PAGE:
Bösebrucke (named after the 1944 executed NS-resistance fighter William Böse ) is a steel-arc bridge and the first nickel steel bridge of Berlin. Today, it connects two states – Prenzlauerberg and Wedding. Bösebrucke was developed from 1912 to 1916 and the construction costs 1 million Mark. The bridge is 27 meters wide and altogether 138 meters long, and span 87 meters.


During the division of Berlin the 138 m long bad bridge belonged to the predominant part of East Berlin, however 30 m lay in the west of the city. The eastern side laid the border crossing on Bornholmer road, the northernmost between the two parts of Berlin. In the night 9 November to 10 November 1989, this border was first crossed by the border troops of the GDR, gave way by the pressure of masses of East-Berliner.


Under the bridge sits the Rapid-Transit Railway station Bornholmer Straße. It is the station for North-South Rapid-Transit Railway since 1 October 1935.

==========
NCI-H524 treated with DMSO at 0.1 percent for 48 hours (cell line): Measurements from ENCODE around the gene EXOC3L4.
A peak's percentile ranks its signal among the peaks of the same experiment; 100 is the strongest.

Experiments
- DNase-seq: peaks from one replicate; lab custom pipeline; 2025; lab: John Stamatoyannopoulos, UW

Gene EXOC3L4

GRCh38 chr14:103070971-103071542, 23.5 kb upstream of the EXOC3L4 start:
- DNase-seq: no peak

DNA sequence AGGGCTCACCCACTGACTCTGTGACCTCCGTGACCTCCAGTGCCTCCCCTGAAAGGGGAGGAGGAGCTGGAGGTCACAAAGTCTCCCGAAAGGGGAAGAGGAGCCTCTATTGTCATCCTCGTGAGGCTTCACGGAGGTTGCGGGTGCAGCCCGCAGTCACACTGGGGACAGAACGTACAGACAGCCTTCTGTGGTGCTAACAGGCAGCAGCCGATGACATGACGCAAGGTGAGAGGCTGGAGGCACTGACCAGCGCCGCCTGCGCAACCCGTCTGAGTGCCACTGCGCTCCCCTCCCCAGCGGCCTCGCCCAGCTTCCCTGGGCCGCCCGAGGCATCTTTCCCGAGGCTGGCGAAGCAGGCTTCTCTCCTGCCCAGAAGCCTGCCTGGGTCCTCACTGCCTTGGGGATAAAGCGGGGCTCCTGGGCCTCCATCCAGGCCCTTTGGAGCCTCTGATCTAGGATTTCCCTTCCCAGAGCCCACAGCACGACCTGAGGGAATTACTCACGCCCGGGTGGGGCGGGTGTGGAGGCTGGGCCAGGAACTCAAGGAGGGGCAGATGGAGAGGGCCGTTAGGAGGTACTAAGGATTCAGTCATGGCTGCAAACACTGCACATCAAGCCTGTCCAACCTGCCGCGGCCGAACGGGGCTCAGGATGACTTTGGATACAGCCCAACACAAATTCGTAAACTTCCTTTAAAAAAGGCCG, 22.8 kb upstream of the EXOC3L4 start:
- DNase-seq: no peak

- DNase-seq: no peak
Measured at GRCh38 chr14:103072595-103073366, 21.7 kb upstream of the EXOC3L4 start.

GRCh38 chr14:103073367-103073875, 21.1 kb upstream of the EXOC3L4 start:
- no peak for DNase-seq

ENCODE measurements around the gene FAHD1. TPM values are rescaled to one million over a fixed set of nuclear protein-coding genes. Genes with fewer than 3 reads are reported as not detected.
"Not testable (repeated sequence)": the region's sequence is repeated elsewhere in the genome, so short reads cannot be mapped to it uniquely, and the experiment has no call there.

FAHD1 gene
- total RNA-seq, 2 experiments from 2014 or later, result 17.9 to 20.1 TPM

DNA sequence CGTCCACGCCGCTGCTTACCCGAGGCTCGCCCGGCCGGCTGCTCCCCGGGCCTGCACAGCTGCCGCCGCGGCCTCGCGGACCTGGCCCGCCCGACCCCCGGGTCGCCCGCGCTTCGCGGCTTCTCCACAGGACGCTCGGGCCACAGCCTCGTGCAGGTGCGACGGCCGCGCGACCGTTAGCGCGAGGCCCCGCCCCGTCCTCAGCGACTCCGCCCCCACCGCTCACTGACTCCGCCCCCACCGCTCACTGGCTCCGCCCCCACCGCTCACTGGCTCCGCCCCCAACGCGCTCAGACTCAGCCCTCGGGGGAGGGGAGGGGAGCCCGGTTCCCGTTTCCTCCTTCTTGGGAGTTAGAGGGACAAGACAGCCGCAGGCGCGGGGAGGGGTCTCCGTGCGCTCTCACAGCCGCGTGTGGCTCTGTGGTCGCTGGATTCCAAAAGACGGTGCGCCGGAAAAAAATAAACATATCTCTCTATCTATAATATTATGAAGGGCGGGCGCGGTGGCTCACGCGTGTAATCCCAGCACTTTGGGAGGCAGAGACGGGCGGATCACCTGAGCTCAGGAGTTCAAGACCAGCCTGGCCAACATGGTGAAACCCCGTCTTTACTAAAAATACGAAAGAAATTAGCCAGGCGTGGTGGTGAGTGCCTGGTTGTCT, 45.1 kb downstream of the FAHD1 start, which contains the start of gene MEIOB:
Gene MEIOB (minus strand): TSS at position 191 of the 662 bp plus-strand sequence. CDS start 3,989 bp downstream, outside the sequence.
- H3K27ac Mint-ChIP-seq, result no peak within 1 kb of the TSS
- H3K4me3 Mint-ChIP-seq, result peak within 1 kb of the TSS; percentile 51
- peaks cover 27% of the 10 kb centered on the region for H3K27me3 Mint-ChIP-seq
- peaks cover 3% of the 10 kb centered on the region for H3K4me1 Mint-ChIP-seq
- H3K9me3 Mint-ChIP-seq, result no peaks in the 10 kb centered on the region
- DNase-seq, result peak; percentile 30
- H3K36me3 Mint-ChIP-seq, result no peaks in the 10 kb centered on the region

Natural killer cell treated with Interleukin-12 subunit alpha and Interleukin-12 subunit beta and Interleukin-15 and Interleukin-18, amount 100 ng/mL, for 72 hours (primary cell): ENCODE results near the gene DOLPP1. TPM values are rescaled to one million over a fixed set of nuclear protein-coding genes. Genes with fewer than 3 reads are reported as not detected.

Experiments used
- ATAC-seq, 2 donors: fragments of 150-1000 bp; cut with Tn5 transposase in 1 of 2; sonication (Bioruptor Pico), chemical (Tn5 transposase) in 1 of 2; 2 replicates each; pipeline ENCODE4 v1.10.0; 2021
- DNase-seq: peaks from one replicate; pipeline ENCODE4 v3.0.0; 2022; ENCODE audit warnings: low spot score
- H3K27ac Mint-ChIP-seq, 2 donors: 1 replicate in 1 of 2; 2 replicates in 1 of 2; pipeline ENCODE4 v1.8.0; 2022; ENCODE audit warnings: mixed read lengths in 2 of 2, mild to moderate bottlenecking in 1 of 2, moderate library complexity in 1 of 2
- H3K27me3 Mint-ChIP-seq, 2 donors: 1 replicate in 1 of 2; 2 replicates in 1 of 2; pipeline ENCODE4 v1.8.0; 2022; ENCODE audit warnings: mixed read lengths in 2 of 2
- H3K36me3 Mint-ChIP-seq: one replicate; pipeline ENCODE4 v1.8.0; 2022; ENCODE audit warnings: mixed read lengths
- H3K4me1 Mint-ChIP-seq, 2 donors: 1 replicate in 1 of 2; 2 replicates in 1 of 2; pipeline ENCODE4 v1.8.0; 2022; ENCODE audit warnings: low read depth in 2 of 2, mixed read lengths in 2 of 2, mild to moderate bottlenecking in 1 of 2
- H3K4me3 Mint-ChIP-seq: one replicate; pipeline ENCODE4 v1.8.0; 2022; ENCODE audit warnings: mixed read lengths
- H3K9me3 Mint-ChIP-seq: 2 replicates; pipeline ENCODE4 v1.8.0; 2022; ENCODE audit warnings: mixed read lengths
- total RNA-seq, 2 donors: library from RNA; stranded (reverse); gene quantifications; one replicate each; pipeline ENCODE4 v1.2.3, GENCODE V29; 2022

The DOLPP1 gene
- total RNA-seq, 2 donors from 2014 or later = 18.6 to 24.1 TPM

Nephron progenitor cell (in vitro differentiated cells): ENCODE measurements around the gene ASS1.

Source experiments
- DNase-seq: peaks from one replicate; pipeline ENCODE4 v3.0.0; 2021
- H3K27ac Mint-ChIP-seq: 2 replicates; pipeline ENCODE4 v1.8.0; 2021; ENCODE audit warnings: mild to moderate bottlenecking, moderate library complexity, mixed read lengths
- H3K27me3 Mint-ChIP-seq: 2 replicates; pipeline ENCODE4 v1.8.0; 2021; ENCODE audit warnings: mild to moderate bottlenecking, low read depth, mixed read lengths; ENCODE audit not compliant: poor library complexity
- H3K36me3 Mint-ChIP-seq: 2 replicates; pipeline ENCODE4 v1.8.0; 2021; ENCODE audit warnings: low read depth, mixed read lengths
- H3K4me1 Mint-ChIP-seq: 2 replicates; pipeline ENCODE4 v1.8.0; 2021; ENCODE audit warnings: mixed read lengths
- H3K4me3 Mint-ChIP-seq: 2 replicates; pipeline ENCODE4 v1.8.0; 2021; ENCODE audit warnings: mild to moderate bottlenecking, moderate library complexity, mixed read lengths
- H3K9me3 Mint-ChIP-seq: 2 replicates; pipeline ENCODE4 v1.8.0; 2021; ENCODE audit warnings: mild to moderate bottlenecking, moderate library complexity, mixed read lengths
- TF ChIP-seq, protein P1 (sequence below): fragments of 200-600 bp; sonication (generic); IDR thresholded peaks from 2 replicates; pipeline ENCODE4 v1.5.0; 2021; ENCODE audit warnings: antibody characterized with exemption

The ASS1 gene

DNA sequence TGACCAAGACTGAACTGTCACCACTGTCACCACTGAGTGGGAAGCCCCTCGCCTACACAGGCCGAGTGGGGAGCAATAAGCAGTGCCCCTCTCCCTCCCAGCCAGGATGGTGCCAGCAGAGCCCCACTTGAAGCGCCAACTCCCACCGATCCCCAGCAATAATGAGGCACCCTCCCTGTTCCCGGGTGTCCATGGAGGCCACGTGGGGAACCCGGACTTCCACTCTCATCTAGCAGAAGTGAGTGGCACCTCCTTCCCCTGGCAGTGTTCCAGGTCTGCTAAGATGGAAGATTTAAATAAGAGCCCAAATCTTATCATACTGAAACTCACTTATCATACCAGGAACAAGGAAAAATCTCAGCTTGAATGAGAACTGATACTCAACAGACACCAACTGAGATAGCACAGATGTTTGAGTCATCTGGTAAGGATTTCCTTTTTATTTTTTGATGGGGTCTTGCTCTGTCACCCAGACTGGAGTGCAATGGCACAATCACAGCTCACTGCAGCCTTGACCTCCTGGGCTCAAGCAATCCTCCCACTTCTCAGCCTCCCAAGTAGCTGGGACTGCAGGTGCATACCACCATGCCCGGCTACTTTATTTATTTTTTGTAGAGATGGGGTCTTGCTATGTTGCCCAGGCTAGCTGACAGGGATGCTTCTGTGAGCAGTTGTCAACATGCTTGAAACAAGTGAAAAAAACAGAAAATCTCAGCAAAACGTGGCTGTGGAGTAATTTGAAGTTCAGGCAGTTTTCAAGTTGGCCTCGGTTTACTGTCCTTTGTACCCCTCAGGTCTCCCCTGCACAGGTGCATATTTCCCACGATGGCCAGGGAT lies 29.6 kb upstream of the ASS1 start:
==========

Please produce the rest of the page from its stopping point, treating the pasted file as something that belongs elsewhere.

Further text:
Across the bridge the first streetcar distance leads again into the western part of Berlin since 14 October 1995, after this distance in the western part had been shut down on 2 October 1967, against what in the East part the streetcar was constant in enterprise. The streetcar tracks are realized as “Gleisverschlingung”, whereby the courses can drive in each direction without switches in their respective track.


Bicycles are parked along the walk path…